Are You Exhausted by Having to Switch Your Focus Rapidly? 12 Tips to Help


Are You Exhausted by Having to Switch Your Focus Rapidly? 12 Tips to Help

When I ask my friends, colleagues and clients about the most challenging aspects of their day-to-day work, one issue that regularly comes up is having to switch tasks too often.

As Small Business owners, we may need to brainstorm ideas, research new topics, write reports, prepare presentations, manage people, answer emails, complete administrative tasks, fix tech issues and do an endless list of other jobs – all in a single day.

We may need to be relaxed, creative, and perhaps even audacious in one moment, say when meeting a courageous startup client. And then ten minutes later we need to put on our corporate hat for preparing a complex tender for a large, highly regulated organisation.

Changing our frame of mind over and over again is not only difficult to do but could exhaust us both mentally and physically if we’re not careful. So, I thought I’d share a few tips to make it easier for you to stay switched on and energised even when you have a lot to get through in a day.

Manage your tasks.

Tip 1: Complete similar tasks in batches.

Whenever possible, try to group tasks of a similar nature together. For example, I have a dedicated day during the week when I read and follow-up on non-urgent emails. On other days I do lots of research and analyse large amounts of information, but do very few other things. I also try to do my creative jobs as well as my administrative tasks in batches. Give it a go, working this way you may also find it easier to get into your flow.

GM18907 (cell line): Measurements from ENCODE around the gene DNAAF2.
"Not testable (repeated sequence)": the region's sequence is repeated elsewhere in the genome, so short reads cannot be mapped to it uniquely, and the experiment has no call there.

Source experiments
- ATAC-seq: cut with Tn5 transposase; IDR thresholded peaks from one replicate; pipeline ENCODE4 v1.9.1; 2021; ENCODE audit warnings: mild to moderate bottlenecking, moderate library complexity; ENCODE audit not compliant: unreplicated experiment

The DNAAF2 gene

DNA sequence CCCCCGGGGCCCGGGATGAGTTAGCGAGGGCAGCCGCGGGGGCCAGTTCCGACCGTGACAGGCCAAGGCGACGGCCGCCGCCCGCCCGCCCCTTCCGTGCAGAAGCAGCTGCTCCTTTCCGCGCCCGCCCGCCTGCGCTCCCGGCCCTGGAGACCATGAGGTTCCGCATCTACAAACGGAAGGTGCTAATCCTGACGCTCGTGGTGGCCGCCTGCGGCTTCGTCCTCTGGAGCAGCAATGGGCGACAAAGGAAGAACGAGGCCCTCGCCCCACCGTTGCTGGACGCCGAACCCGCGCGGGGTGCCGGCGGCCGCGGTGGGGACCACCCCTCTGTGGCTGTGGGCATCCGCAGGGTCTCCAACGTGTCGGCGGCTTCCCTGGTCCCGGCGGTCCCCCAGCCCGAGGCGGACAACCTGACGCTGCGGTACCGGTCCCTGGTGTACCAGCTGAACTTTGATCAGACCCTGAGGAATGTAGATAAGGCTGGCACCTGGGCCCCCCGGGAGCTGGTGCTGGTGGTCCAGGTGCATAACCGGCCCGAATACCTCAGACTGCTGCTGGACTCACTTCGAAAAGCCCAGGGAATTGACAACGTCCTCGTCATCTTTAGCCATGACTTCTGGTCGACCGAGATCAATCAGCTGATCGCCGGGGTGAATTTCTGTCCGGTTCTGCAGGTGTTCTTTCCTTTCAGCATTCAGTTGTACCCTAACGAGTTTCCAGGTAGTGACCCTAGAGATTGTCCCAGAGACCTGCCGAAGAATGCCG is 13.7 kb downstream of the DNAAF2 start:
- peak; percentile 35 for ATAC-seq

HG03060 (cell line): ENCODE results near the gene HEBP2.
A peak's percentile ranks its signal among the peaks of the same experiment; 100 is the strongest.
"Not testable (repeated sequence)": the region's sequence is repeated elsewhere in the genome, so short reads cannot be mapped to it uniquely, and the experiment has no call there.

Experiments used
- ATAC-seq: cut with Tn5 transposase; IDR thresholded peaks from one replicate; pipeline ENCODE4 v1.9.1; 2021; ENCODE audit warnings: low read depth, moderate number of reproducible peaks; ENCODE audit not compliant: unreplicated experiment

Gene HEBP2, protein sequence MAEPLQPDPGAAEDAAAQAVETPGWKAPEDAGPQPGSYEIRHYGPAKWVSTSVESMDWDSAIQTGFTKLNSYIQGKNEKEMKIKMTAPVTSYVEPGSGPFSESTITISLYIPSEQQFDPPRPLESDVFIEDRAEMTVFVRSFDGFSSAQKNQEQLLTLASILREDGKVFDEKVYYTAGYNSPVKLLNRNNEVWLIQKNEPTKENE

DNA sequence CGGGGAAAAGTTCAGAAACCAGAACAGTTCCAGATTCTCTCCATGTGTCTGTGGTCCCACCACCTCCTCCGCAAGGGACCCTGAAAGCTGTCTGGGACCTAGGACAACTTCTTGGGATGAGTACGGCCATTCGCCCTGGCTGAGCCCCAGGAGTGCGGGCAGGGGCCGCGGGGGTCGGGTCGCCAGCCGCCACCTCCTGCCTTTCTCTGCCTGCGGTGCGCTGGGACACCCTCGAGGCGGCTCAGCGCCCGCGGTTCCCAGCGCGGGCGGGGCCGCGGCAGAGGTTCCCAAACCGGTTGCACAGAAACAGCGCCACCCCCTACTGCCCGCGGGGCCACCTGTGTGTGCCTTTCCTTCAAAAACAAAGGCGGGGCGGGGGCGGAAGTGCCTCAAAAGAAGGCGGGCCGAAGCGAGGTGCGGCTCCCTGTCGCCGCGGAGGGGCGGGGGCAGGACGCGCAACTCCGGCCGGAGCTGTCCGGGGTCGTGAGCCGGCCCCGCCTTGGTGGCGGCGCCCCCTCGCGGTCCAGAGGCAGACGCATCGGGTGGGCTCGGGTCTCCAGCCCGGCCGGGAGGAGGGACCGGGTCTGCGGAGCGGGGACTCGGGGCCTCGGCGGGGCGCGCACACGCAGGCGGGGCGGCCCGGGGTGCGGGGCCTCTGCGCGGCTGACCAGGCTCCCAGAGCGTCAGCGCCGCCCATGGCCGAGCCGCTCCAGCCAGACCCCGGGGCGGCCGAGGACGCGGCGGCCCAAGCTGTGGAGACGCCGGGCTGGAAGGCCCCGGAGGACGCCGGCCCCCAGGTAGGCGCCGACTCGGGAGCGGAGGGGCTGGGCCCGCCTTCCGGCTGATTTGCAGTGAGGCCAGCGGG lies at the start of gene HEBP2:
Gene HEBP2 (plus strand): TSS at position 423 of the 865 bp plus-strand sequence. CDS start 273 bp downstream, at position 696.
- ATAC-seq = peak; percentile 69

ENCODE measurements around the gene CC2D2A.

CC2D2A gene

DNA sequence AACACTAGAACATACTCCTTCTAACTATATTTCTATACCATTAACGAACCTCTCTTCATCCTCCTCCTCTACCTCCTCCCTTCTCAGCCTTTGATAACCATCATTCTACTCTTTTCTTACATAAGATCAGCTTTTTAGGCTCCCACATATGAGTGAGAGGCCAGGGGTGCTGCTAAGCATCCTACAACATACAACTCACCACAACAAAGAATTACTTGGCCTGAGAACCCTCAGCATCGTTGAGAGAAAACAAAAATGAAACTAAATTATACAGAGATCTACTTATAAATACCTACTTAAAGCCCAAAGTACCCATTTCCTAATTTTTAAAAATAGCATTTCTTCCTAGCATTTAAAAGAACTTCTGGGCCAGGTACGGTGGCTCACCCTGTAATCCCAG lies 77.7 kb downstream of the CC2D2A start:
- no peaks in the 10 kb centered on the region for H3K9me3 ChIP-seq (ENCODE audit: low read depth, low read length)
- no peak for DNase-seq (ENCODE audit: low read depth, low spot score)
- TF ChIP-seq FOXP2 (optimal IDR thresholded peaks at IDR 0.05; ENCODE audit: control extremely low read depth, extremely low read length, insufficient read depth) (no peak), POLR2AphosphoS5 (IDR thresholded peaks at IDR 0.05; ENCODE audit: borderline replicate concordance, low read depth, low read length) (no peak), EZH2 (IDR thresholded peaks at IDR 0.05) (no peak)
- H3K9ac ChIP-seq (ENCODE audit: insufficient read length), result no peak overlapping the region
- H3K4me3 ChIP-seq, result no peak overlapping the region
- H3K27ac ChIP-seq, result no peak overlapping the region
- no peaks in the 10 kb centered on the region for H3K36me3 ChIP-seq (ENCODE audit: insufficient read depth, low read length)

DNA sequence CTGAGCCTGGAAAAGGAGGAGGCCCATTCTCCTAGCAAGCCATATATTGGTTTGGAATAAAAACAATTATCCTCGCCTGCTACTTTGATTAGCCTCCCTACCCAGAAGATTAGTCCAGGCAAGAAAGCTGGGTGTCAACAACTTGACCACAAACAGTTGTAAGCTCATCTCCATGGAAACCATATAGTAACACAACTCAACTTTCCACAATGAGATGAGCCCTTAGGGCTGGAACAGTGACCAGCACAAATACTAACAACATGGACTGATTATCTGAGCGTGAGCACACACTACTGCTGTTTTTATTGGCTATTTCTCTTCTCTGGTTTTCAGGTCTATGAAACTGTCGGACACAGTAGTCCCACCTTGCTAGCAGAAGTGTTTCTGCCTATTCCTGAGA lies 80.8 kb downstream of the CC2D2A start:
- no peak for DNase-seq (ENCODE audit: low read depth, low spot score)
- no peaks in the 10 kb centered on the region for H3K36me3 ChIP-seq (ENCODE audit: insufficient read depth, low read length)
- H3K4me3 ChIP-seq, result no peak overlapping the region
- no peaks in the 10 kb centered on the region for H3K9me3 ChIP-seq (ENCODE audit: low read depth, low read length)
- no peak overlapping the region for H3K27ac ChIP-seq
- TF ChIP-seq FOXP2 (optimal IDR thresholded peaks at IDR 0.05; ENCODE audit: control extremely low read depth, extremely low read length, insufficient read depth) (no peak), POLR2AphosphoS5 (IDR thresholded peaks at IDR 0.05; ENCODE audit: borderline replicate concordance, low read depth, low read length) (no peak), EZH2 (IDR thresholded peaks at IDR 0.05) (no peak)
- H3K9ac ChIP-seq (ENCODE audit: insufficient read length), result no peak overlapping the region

Tip 2: Schedule your day in advance.

Plan your day ahead, instead of deciding in the moment what to work on next. Of course, there are benefits in keeping this schedule flexible and choosing tasks that suit your mood. But on the other hand, when you don’t need to spend your precious mental energy on making these kinds of decisions, you have more energy left to spend on your actual work.

Tip 3: Tackle the most challenging tasks early.

It can be tempting to start the day ticking off some quick and easy tasks since this can give us a sense of progress. If seeing your to-do list shrink really charges you up, sure, do a couple of small tasks first, but don’t get carried away. Make sure that you tackle some of the most challenging tasks while your mind is still fresh.

Manage your space.

Tip 4: Set up your desk the way that works for you.

Make sure that your desk and workspace are set up to help you get into the right frame of mind. For example, some people can switch their thinking more easily when working at a clear, uncluttered desk, while others prefer to leave their space a bit messy, as that helps them quickly pick up a task where they had left it.

Tip 5: Switch your location and posture.

If possible, move to another spot before you start working on a new task. You may even consider sitting or standing in a different posture. This will help you leave behind all the thoughts associated with your previous task and to approach the next one with a clearer headspace. Personally, I love moving around with my laptop during the day and picking locations in my workspace or home office that suit my mood and the nature of my current work.

Tip 6: Switch your work tools.